Maybe you’ve seen the World at War, by Thames Television. It’s a 1970’s documentary, in 26 parts if I remember rightly. It’s possibly the finest video record of the war in existence. And one of the finest documentaries of any sort, full stop. It cannot ever be equalled as far as telling the story of the war from the viewpoint of the people who lived through it. Too many of them are no longer around to offer their account.
The story begins with some aerial and street level footage of a little town called Oradour. It was stripped of its inhabitants in 1944 by German machine guns. Every last one of them. And today the village remains as an uninhabited ghost village, a monument to the dead. It’s a reminder to the French of the atrocity. It’s a reminder to everyone of what war is about. And to us Brits? I’m glad we managed to prevent an invasion. We got off comparitively lightly in World War Two.
There is a ghost village in England though. It’s called Tyneham Village. Soldiers came here, and emptied the homes, church and school of their inhabitants. Fortunately, they were our own troops, and they simply moved the people on. The village and the surrounding area was needed by the army. Everyone made sacrifices for the war effort of some kind. The village would be returned after the war. Except, as it turned out, the base continued to be a useful site for British Army tank practise. And so the village remains, like Oradour, abandoned to this very day.
It is possible to walk around it, when the tanks aren’t firing shells into the nearby hillside. There is little sense of violent conflict here, but that’s because there was none. Instead, I was reminded of the History Channel series, Life After People. It’s amazing how quickly decay sets in, and previously solid and stable structures begin to crumble. It would have been interesting if there had been a pamphlet explaining the disintegration, and where the lost parts went.
It would have been interesting if there had been a pamphlet explaining the disintegration, and where the lost parts went. The school and church have been preserved. The former is still a functioning place of worship. The latter is a museum of sorts, with a blackboard showing the topic of the day, and the desks holding actual pieces of work produced by the last set of pupils to be seated there.
The remaining buildings, which housed the villagers and served as the post office and shops, are all in ruins and are scattered around the plot with typically English randomness. The yards are all overgrown, but the pathways leading tourists to the buildings are maintained. The roofs have all long gone, and the slates, tiles and debris cleared. The windows have all disappeared too, which is understandable. Glass gets broken, and health and safety rules would no doubt demand their clearance. Many of the window spaces have modern wooden supports to help keep the structures standing.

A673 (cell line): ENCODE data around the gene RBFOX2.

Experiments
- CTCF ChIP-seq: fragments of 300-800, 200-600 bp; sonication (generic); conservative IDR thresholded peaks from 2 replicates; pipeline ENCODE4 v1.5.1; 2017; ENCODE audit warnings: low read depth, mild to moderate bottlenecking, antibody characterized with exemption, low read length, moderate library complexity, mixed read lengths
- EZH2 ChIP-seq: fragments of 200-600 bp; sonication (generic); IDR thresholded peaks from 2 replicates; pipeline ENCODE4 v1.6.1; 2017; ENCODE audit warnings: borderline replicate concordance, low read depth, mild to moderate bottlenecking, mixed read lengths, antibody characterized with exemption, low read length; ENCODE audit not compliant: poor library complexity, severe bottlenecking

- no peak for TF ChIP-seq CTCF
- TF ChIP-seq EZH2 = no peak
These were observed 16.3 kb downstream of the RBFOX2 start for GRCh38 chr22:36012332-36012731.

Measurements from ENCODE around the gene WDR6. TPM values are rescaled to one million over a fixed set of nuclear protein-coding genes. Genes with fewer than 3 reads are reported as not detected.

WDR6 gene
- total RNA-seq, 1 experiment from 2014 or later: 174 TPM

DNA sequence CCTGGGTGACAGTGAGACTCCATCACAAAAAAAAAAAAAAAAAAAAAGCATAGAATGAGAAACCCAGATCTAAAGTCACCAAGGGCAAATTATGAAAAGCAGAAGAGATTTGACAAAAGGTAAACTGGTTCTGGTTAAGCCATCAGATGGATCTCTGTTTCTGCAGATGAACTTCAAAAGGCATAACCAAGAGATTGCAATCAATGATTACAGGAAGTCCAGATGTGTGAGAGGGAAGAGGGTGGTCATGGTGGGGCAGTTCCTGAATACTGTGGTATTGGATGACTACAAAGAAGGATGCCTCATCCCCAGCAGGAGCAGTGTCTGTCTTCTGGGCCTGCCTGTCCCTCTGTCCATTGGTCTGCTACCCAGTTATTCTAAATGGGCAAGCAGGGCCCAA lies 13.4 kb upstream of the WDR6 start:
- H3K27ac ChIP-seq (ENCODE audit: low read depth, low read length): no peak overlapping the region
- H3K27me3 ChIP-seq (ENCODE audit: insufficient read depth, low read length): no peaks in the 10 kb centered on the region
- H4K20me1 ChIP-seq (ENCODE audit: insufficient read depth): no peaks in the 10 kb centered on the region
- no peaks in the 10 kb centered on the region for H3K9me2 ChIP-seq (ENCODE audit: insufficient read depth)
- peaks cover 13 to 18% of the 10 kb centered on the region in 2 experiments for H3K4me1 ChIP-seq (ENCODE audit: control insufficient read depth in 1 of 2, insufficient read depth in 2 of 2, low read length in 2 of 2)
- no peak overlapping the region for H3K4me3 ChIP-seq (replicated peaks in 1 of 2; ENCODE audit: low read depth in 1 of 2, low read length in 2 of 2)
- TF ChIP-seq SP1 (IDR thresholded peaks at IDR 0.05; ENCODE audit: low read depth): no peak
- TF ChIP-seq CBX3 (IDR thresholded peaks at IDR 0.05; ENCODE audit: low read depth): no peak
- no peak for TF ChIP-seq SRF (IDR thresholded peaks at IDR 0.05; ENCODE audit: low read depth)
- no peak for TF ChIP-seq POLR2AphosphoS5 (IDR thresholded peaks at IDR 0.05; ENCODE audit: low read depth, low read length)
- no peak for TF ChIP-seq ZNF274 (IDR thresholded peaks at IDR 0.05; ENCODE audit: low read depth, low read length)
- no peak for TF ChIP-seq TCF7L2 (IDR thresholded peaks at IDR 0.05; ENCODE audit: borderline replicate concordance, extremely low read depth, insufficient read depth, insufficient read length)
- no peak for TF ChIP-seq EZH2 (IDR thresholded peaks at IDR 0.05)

None of the ruins have any doors left, which I found a little strange – doors are normally pretty hard wearing and long lasting. The preserved school building still has its original wood door, painted a bright but peeling red. It’s a pretty hefty slab of oak, and adds character to the building. You can picture the kids who are late for school trying to heave it open gently, hoping it won’t creak and alert the teacher to their lateness.
But alas, none of the other buildings have these doors left intact. I did look around to see if they had been stacked somewhere, perhaps to be restored and replaced, but the piles of old materials were solely of slate, stone and brick. There’s another thing I find interesting about old doorways. It’s like returning to Mexico for a moment, where I spent six years ducking through entrances – the average height of a Mexican is substantially less that that of an average Englishman. And I am tall even by English standards. Mexican doors aren’t built with 6’3″ Englishmen in mind! The older the building in England, the smaller the entrances. Within our old buildings, the doors provide an architectural record showing how the population has grown in height over the last few centuries.
The church graveyard continues to accept new arrivals. The most recent headstone was erected for a chap called Arthur Grant in 2010. He was the second-to-last person who had lived in the village to die. The last one? He is yet to meet his maker. In fact he was strolling around the village while we were there, reminiscing about times gone by. I don’t know what he thought of the way the village had been left to fall apart. But the decay is all part of the charm. Decay is always quite photogenic. There’s a very interesting photo collection showing the rate of decay in urban settings, some of which most of you will have some familiarity with. And then there’s my photos of Tyneham Village on Flickr.